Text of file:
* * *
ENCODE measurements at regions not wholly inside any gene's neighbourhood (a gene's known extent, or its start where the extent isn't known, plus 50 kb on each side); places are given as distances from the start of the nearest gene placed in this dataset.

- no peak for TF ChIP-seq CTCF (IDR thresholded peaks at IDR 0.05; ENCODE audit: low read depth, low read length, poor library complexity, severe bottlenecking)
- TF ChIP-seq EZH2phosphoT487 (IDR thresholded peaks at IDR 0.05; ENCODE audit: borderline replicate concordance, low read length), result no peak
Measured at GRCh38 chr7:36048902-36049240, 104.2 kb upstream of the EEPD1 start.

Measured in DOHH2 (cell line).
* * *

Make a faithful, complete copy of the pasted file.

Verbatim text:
ENCODE measurements at regions not wholly inside any gene's neighbourhood (a gene's known extent, or its start where the extent isn't known, plus 50 kb on each side); places are given as distances from the start of the nearest gene placed in this dataset.

- no peak for TF ChIP-seq CTCF (IDR thresholded peaks at IDR 0.05; ENCODE audit: low read depth, low read length, poor library complexity, severe bottlenecking)
- TF ChIP-seq EZH2phosphoT487 (IDR thresholded peaks at IDR 0.05; ENCODE audit: borderline replicate concordance, low read length), result no peak
Measured at GRCh38 chr7:36048902-36049240, 104.2 kb upstream of the EEPD1 start.

Measured in DOHH2 (cell line).